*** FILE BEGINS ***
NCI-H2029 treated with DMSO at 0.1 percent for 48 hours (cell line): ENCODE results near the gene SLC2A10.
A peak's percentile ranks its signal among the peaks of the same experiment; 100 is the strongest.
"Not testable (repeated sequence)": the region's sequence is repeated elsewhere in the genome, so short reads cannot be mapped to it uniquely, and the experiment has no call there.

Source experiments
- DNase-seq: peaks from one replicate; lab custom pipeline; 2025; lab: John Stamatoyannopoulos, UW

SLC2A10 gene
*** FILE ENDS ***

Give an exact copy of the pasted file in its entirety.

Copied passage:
NCI-H2029 treated with DMSO at 0.1 percent for 48 hours (cell line): ENCODE results near the gene SLC2A10.
A peak's percentile ranks its signal among the peaks of the same experiment; 100 is the strongest.
"Not testable (repeated sequence)": the region's sequence is repeated elsewhere in the genome, so short reads cannot be mapped to it uniquely, and the experiment has no call there.

Source experiments
- DNase-seq: peaks from one replicate; lab custom pipeline; 2025; lab: John Stamatoyannopoulos, UW

SLC2A10 gene